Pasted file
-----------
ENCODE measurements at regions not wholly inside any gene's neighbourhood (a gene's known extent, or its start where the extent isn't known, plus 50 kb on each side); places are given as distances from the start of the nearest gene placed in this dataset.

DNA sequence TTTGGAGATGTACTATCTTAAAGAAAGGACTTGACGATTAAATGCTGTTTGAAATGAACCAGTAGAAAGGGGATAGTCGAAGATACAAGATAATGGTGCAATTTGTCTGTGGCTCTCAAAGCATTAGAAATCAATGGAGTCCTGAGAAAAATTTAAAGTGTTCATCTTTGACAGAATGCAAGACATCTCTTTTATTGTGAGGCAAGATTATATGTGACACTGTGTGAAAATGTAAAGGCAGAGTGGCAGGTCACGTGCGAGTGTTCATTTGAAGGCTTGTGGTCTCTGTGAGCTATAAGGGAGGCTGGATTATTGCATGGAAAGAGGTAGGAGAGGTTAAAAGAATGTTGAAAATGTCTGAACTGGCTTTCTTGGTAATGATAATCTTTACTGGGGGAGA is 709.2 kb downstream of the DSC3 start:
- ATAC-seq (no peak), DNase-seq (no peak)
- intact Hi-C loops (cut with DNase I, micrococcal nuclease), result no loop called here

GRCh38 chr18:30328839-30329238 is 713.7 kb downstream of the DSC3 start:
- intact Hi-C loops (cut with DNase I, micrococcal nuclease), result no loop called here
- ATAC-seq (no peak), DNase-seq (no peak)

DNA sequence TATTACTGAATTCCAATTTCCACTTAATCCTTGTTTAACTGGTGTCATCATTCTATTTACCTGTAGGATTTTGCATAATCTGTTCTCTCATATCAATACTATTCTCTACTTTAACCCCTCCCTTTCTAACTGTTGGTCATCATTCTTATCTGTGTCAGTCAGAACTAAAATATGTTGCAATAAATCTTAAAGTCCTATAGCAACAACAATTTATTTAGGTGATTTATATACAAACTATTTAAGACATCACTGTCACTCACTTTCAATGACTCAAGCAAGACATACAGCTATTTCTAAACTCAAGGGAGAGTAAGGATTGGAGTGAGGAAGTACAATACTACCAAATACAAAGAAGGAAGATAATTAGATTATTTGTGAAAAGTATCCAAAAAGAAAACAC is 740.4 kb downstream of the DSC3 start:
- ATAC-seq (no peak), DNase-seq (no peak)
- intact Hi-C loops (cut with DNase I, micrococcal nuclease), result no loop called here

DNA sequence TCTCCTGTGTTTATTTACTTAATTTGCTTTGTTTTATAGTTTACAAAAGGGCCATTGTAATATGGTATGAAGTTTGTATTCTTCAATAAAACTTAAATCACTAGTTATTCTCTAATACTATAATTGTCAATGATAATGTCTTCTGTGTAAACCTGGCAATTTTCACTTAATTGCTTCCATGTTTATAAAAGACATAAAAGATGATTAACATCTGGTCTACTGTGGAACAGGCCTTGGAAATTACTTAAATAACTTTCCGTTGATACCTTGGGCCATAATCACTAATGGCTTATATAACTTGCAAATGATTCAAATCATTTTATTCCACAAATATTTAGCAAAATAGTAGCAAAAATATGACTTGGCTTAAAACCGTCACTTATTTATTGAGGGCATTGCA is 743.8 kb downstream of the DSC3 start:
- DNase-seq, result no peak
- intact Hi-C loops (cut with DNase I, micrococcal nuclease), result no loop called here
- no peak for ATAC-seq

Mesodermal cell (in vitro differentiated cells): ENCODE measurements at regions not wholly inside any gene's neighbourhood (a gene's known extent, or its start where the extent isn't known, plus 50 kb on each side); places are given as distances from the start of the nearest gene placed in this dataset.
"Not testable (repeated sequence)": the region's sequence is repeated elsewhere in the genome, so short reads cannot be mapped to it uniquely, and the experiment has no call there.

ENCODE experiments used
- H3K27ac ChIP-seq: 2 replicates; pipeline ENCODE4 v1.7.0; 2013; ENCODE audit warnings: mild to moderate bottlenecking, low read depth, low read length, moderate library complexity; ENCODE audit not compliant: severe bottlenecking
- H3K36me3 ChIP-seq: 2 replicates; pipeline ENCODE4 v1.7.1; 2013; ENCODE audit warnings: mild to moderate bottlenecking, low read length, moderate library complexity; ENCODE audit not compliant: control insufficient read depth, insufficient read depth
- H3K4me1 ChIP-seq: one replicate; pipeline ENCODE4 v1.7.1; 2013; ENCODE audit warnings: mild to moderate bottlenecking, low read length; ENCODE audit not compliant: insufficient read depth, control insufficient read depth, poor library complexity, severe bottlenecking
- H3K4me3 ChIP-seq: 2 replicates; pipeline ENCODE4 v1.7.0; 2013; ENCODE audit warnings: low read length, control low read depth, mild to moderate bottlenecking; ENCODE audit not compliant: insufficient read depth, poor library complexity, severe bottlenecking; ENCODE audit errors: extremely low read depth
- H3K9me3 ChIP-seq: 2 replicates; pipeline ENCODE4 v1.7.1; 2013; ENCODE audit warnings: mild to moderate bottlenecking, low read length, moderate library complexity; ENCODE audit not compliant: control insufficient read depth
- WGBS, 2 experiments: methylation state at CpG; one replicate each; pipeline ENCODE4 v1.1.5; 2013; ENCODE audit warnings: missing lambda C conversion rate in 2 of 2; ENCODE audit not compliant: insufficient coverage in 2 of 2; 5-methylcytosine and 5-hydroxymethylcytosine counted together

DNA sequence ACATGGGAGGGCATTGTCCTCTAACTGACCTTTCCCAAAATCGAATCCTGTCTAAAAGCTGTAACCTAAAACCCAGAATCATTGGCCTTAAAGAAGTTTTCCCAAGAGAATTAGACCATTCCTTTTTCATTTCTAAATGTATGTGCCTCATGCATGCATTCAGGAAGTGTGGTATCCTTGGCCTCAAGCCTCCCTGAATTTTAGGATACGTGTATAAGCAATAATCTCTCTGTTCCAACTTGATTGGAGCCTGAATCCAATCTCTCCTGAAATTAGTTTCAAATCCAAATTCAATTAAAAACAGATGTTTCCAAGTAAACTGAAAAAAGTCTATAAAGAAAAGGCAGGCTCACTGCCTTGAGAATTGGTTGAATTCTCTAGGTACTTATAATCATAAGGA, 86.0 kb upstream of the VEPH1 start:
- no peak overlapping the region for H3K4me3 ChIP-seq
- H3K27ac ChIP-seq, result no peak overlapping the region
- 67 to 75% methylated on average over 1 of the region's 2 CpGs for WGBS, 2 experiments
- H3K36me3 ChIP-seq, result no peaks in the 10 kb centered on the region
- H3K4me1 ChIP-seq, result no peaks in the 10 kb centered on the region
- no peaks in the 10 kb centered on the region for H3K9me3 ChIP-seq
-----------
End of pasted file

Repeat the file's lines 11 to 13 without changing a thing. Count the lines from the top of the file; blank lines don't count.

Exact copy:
DNA sequence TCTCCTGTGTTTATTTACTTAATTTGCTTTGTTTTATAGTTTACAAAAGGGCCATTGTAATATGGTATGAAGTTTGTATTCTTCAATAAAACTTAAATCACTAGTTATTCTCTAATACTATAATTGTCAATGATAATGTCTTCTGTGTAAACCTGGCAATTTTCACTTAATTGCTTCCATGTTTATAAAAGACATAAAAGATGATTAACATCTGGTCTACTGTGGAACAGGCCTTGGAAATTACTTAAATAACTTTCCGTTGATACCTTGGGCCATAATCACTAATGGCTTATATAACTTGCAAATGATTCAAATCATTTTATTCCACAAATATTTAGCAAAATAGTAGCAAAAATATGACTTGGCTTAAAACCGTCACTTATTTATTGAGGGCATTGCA is 743.8 kb downstream of the DSC3 start:
- DNase-seq, result no peak
- intact Hi-C loops (cut with DNase I, micrococcal nuclease), result no loop called here